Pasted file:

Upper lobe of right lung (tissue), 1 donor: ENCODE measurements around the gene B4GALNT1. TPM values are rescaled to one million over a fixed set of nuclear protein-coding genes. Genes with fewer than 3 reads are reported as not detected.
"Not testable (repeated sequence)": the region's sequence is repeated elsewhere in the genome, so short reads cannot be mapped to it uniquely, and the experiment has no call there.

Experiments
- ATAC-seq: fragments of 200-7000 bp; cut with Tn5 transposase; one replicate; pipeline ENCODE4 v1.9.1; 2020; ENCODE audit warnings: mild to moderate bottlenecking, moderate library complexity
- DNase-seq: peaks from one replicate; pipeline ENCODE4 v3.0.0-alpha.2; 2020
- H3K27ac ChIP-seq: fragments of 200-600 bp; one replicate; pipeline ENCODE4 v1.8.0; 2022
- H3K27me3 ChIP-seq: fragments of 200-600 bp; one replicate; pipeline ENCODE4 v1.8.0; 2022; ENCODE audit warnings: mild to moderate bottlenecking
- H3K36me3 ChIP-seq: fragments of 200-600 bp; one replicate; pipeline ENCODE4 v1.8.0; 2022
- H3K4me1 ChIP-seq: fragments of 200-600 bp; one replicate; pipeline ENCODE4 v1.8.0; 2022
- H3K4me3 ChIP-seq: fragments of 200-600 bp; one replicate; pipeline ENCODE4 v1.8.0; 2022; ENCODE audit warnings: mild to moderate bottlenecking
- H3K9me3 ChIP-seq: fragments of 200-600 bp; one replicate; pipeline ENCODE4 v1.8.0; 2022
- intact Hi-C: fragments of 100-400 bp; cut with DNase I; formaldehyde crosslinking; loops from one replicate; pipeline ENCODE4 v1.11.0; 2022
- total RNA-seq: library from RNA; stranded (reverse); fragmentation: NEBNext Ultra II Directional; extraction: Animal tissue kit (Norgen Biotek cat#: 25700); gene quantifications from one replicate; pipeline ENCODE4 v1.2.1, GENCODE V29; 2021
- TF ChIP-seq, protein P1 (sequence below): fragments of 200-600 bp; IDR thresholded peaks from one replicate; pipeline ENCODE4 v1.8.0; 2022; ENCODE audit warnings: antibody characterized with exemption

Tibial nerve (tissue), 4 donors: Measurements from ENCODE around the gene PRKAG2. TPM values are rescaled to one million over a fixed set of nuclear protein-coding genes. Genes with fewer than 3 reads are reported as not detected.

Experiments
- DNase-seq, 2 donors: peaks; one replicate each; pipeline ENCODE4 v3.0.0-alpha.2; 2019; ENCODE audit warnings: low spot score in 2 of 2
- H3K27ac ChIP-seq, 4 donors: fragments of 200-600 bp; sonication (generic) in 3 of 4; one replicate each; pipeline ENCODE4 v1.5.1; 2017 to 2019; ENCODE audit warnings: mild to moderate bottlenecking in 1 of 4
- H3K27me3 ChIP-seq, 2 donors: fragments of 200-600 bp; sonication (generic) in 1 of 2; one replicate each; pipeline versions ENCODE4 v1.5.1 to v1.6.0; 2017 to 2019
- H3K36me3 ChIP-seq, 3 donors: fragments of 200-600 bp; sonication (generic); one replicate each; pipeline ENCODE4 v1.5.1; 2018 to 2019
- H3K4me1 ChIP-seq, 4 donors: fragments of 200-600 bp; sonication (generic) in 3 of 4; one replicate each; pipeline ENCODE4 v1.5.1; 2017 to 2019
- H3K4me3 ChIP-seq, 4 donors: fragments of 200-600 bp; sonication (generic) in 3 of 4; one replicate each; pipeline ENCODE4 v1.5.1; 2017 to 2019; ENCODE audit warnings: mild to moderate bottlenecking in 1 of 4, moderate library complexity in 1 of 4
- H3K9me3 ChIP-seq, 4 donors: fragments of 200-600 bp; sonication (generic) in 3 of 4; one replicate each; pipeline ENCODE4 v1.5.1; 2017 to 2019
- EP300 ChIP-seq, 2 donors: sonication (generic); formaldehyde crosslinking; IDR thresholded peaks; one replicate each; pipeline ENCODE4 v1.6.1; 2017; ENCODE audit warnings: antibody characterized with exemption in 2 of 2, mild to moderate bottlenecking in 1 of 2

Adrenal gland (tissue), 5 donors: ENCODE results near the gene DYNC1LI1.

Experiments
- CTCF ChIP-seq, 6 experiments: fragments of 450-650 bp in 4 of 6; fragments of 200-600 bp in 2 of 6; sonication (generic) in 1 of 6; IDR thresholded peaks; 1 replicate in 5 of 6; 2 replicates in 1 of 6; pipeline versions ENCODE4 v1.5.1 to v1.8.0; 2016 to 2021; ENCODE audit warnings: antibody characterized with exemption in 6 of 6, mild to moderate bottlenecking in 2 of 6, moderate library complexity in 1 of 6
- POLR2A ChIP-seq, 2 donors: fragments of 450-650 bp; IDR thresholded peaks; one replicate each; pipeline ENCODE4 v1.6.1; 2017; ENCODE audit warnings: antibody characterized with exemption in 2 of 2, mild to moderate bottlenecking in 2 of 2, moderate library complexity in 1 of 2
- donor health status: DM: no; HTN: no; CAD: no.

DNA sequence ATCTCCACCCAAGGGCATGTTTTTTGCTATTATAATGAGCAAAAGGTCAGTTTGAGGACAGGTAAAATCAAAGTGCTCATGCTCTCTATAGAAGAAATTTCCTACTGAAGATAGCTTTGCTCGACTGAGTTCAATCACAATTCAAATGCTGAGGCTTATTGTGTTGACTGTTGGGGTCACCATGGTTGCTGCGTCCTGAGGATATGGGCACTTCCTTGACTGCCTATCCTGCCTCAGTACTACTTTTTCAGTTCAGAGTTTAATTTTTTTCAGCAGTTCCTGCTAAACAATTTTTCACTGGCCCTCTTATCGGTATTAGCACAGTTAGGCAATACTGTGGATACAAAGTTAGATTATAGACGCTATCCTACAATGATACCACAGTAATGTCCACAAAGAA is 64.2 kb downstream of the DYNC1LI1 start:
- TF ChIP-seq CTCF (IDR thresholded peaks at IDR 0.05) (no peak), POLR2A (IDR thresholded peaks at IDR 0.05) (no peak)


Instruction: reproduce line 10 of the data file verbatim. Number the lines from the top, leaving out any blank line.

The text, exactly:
- H3K4me3 ChIP-seq: fragments of 200-600 bp; one replicate; pipeline ENCODE4 v1.8.0; 2022; ENCODE audit warnings: mild to moderate bottlenecking